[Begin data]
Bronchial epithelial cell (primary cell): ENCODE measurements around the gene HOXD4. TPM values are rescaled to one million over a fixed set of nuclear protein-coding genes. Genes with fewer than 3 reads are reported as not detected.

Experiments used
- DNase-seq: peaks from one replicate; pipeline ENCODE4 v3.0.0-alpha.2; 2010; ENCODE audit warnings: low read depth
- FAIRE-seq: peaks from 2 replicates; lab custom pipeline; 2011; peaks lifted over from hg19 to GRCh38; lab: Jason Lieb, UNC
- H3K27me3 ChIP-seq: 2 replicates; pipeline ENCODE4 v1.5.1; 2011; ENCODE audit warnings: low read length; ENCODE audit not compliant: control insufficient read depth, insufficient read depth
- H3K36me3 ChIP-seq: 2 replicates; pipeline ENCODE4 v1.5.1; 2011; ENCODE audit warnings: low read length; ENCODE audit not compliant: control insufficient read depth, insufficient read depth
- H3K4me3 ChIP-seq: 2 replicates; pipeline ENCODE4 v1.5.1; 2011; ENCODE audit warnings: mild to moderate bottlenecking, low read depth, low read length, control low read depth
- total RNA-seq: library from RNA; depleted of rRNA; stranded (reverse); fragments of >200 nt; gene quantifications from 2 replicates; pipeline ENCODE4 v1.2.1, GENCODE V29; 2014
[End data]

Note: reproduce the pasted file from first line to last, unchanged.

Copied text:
Bronchial epithelial cell (primary cell): ENCODE measurements around the gene HOXD4. TPM values are rescaled to one million over a fixed set of nuclear protein-coding genes. Genes with fewer than 3 reads are reported as not detected.

Experiments used
- DNase-seq: peaks from one replicate; pipeline ENCODE4 v3.0.0-alpha.2; 2010; ENCODE audit warnings: low read depth
- FAIRE-seq: peaks from 2 replicates; lab custom pipeline; 2011; peaks lifted over from hg19 to GRCh38; lab: Jason Lieb, UNC
- H3K27me3 ChIP-seq: 2 replicates; pipeline ENCODE4 v1.5.1; 2011; ENCODE audit warnings: low read length; ENCODE audit not compliant: control insufficient read depth, insufficient read depth
- H3K36me3 ChIP-seq: 2 replicates; pipeline ENCODE4 v1.5.1; 2011; ENCODE audit warnings: low read length; ENCODE audit not compliant: control insufficient read depth, insufficient read depth
- H3K4me3 ChIP-seq: 2 replicates; pipeline ENCODE4 v1.5.1; 2011; ENCODE audit warnings: mild to moderate bottlenecking, low read depth, low read length, control low read depth
- total RNA-seq: library from RNA; depleted of rRNA; stranded (reverse); fragments of >200 nt; gene quantifications from 2 replicates; pipeline ENCODE4 v1.2.1, GENCODE V29; 2014